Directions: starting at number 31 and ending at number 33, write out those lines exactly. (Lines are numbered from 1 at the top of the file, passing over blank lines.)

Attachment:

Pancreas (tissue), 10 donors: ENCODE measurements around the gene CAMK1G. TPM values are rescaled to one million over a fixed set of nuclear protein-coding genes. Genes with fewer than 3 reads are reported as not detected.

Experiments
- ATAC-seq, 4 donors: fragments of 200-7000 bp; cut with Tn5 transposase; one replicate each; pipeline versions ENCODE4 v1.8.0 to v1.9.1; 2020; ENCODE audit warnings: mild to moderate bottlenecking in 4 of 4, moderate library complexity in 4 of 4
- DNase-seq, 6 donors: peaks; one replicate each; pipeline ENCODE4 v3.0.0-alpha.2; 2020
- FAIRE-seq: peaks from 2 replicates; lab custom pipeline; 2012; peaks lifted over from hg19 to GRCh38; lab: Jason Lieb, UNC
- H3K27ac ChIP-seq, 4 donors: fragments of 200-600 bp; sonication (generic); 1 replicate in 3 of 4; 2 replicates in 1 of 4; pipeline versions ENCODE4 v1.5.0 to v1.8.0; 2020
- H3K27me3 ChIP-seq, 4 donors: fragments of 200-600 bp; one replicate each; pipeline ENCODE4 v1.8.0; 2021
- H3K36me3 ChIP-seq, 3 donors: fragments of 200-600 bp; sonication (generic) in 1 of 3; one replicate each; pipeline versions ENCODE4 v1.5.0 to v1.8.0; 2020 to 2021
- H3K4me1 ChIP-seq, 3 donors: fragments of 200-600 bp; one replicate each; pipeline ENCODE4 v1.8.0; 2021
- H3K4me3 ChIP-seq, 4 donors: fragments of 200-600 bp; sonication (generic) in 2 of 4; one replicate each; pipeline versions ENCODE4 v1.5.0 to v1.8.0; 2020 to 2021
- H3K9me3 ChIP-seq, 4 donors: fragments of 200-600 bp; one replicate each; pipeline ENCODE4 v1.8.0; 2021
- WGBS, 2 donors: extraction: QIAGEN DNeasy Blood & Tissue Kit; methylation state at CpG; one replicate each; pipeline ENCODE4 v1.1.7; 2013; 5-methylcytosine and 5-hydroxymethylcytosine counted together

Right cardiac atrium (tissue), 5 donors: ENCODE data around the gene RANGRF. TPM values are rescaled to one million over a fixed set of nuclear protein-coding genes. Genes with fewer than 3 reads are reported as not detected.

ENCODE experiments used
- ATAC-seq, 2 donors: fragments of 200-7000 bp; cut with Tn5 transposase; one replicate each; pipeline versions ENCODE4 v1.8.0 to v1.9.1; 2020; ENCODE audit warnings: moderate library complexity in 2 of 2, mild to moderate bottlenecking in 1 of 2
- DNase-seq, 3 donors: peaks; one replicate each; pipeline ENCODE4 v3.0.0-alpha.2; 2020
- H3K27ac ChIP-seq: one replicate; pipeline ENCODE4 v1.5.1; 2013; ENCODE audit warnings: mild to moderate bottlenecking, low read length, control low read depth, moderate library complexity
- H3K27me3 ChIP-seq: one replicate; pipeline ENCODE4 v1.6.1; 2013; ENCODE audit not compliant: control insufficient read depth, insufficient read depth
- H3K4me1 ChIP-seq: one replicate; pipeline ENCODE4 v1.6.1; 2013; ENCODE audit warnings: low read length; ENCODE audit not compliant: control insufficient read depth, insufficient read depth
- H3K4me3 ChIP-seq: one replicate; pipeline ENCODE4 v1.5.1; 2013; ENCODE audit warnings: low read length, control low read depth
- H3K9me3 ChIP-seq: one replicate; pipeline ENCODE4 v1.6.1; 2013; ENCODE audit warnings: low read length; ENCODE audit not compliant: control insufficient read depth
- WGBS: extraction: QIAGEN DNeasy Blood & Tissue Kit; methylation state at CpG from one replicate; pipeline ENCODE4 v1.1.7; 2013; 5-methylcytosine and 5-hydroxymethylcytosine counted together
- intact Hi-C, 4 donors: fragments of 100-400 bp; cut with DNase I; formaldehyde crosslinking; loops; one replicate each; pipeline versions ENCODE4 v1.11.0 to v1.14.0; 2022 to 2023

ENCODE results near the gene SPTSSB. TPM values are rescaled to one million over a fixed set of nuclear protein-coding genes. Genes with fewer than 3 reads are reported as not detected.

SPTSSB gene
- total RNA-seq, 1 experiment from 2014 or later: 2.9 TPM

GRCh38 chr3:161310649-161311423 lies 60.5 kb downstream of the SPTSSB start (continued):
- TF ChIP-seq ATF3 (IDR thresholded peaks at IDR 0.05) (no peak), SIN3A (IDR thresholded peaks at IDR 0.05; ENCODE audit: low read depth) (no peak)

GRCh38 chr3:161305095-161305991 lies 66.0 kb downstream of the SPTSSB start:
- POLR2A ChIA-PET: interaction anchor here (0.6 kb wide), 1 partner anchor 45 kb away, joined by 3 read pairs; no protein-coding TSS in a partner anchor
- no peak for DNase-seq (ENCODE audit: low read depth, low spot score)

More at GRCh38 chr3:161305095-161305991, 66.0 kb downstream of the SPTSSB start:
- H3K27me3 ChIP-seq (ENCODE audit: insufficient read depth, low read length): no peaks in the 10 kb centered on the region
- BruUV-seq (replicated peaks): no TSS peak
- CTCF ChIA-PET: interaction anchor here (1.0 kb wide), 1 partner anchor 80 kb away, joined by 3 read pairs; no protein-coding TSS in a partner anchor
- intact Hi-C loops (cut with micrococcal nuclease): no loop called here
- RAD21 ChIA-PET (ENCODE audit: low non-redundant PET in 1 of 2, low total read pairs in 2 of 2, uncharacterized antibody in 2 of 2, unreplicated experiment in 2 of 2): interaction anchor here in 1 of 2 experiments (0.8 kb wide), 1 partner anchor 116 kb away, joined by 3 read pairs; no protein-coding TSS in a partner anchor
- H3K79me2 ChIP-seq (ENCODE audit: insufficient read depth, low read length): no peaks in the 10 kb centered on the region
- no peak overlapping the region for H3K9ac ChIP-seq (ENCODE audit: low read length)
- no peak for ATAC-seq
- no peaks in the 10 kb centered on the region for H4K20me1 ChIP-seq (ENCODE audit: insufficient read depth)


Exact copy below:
- no peak for DNase-seq (ENCODE audit: low read depth, low spot score)

More at GRCh38 chr3:161305095-161305991, 66.0 kb downstream of the SPTSSB start:
- H3K27me3 ChIP-seq (ENCODE audit: insufficient read depth, low read length): no peaks in the 10 kb centered on the region